2023-01-15 09:14:01 +01:00

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I run my own infrastructure. I self-host my email, DNS, this website, a git server, backups, and probably a bunch of other stuff that I forgot about. Ah yes, monitoring, Ubiquiti uniFi for my Wi-Fi access points at home and probably even more stuff.

All of it running OpenBSD, except for one machine running debian. It's all tied together with ansible[fn:: I started out with ansible, switched to salt stack and moved back to ansible. Because reasons.].

So far it's eight machines. I was reinstalling and consolidating some VMs and physical machines the other day and hooking up new machines became annoying because of ssh host-keys.


My ansible orchestration host needs to be able to talk to new machines over ssh. New machines need to talk to the backup server over ssh and submit passive check results over ssh to the monitoring server. The monitoring server needs to talk to new hosts over ssh[fn:: I don't trust nrpe. I have seen the code. Instead I use by_ssh to monitor hosts. Ansible adds an ssh public-key to a monitoring user with a force-command. The force-command is a shell-script switching over ${SSH_ORIGINAL_COMMAND} to run specific check_commands. It does not trust the remote ssh at all.].

So we have the issue of existing infrastructure needing to verify host-keys of new hosts and new hosts needing to verify host-keys of existing infrastructure. One way to deal with this is to run a CA, sign host-keys with it and roll certificates out.

I on the other hand, prefer to use DNS[fn:: I have a laptop sticker and travel mug with "We reject kings, presidents and voting. We believe in rough consensus and running code." crossed out with "Fuck that! Just put it in DNS." I also have a RUN DNS sticker. I am biased]. RFC4255 provides facilities to store host-keys in SSHFP resource records in DNS and we can secure those with DNSSEC.


ssh_config(5) explains how ssh(1) can use SSHFP records to verify host-keys:

Specifies whether to verify the remote key using DNS and SSHFP resource records. If this option is set to yes, the client will implicitly trust keys that match a secure fingerprint from DNS. Insecure fingerprints will be handled as if this option was set to ask. If this option is set to ask, information on fingerprint match will be displayed, but the user will still need to confirm new host keys according to the StrictHostKeyChecking option. The default is no.

One problem with this is, if you put

Host *
    VerifyHostKeyDNS yes

into your .ssh/config it will not work. The magic is secure fingerprint. What the documentation means is that a DNS answer for SSHFP needs to have the Authentic Data (AD) flag set. The flag gets set by a validating name-server if it can DNSSEC validate the SSHFP.

But when the libc stub resolver[fn:: The thingy[fn:: Thingy is a technical term, don't worry about it.] that ssh uses to talk to the validating name-server. On OpenBSD that is asr.] gets that answer it will strip the AD flag for security reasons. You see, it does not know that it can trust the validating name-server. One way to have a trustworthy validating name-server is to run one on localhost.

resolv.conf(5) explains the trust-ad option:

A name server indicating that it performed DNSSEC validation by setting the Authentic Data (AD) flag in the answer can only be trusted if the name server itself is trusted and the network path is trusted. Generally this is not the case and the AD flag is cleared in the answer. The trust-ad option lets the system administrator indicate that the name server and the network path are trusted. This option is automatically enabled if resolv.conf only lists name servers on localhost.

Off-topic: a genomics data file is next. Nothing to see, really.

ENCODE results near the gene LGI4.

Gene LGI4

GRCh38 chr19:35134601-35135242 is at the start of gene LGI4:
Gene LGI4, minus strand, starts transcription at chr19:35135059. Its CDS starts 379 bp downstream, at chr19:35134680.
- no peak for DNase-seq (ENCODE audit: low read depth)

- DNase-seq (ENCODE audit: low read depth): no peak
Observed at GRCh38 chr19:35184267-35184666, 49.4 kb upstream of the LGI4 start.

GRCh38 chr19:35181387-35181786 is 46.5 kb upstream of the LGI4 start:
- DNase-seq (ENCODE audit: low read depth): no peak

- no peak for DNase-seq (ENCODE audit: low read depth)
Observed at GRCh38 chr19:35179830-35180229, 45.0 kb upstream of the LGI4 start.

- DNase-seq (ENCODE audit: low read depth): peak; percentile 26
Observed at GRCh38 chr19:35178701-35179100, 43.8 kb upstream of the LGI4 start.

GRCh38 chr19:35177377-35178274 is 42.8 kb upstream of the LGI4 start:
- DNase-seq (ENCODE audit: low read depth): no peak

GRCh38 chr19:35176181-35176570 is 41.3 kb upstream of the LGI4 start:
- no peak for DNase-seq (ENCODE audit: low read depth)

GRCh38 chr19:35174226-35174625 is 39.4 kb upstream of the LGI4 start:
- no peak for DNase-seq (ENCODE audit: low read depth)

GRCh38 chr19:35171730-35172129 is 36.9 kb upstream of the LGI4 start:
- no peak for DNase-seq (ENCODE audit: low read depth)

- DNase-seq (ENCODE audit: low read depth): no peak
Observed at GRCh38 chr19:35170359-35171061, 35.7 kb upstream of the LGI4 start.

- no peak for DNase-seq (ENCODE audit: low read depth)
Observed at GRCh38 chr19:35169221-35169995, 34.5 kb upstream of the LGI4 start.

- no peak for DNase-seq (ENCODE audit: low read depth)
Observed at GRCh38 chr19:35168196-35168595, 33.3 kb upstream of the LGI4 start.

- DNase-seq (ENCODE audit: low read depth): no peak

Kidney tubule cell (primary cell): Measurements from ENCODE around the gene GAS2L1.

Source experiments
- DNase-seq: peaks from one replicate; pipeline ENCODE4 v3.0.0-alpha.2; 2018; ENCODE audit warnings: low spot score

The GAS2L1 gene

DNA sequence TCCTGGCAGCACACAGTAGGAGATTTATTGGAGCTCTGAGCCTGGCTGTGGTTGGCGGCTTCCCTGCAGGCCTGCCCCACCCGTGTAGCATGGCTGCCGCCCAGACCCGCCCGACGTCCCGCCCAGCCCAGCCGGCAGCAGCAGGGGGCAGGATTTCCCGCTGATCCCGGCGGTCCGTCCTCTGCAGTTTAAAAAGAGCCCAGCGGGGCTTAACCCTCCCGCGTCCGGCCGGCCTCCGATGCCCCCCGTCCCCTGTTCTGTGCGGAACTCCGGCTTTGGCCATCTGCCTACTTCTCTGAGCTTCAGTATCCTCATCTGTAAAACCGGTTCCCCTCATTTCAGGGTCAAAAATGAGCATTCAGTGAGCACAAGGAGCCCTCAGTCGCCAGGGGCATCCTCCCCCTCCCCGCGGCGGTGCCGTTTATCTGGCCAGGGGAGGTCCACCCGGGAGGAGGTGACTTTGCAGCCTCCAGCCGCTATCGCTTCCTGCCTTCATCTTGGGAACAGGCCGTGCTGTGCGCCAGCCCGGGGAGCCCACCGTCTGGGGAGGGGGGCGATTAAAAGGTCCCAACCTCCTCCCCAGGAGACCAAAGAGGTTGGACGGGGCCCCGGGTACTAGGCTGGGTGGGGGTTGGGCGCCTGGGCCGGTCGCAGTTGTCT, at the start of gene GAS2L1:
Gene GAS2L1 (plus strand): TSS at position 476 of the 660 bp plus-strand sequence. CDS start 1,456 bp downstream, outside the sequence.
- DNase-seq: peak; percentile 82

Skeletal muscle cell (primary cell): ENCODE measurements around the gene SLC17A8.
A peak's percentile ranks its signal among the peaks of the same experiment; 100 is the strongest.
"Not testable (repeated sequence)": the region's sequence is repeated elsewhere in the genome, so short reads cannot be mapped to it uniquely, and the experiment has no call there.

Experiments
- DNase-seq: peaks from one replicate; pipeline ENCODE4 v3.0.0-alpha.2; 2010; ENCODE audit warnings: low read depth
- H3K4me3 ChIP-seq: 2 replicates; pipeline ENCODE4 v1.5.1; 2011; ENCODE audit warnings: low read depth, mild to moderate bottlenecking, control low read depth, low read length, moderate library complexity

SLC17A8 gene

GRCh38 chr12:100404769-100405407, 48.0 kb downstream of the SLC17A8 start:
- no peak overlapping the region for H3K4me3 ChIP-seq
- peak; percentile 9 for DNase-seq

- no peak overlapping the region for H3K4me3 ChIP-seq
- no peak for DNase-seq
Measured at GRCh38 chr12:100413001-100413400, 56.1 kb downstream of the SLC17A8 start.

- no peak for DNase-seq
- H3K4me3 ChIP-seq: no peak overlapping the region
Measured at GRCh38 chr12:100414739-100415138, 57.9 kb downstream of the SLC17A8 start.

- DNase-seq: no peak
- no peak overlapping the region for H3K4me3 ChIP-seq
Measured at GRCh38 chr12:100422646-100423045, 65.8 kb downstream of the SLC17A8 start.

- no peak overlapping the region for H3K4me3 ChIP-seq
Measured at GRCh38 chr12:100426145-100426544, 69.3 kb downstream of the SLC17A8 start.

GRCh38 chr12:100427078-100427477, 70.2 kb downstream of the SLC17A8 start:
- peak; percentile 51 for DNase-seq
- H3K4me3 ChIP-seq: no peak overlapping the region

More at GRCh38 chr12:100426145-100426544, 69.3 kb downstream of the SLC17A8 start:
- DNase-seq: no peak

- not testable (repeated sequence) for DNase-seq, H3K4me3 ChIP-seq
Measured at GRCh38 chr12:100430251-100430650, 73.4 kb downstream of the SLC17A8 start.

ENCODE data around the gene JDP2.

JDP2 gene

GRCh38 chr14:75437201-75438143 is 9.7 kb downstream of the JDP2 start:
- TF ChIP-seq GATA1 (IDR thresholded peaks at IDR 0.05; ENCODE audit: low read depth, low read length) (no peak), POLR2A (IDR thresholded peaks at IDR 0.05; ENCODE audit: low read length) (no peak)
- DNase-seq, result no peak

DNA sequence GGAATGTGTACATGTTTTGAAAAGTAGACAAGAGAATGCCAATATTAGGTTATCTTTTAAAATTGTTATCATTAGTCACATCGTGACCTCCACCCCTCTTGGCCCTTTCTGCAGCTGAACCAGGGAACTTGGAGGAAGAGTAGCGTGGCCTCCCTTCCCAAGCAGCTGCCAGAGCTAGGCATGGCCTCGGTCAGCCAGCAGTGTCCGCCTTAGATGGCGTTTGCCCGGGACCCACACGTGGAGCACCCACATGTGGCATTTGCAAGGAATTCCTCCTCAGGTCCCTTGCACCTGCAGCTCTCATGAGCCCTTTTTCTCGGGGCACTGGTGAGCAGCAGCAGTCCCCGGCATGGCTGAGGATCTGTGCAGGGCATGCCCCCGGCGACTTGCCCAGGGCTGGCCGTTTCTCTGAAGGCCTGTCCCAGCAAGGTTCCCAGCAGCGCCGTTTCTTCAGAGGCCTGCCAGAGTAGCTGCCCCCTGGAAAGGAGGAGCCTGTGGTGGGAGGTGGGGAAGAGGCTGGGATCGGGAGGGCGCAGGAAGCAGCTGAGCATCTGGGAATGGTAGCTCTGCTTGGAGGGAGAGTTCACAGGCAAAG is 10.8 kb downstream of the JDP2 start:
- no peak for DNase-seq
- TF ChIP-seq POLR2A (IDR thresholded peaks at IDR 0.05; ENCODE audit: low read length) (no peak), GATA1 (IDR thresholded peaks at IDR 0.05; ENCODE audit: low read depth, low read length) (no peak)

The easiest way is to run unwind(8):

  doas rcctl enable unwind
  doas rcctl start unwind

resolvd(8) will then add nameserver to /etc/resolv.conf and comment out all other dynamically learned name servers. Just make sure that you are not using any static configured name servers[fn:: I use ! route nameserver $if 2620:fe::9 2620:fe::fe:9 in my main hostname.if(5) to add some static name servers in case unwind(8) crashes[fn:: Not sure why it would do that though. Sounds unpleasant.].] because you really want to have only nameserver in there.

Putting it all together

When I install a new host I have out of band access in one way or another. It might be a serial console, a fake html5 console or some KVM contraption. Heck, I even used qemu to get OpenBSD running on some Hetzner physical machine.

On the installed machine I use said out of band access to run

  ssh-keygen -l -f /etc/ssh/

This gives me one ssh host-key fingerprint and I can login over ssh.

I have to add IPv6 and legacy-IP addresses to DNS for the machine so I also grab the SSHFP to add them at the same time:

  ls /etc/ssh/*.pub | xargs -n1 ssh-keygen -r $(hostname) -f

While still logged in, I install python3 and add an ssh-key for ansible. I then add the host to the ansible inventory. The ansible orchestrator can now finish the installation of the host over ssh while trusting the SSHFP it finds in DNS.

Ansible also hooks up the host to my monitoring system and the monitoring system can connect to the new host over ssh, again trusting that it talks to the correct host because of SSHFP in DNS.

The newly installed host knows that it's talking to my backup and monitoring server using their published SSHFP records.


I have some ideas how to streamline this even more, but I do not install new machines that often. This strikes a reasonable balance between manual work and working on automation. It's probably best to leave it like this.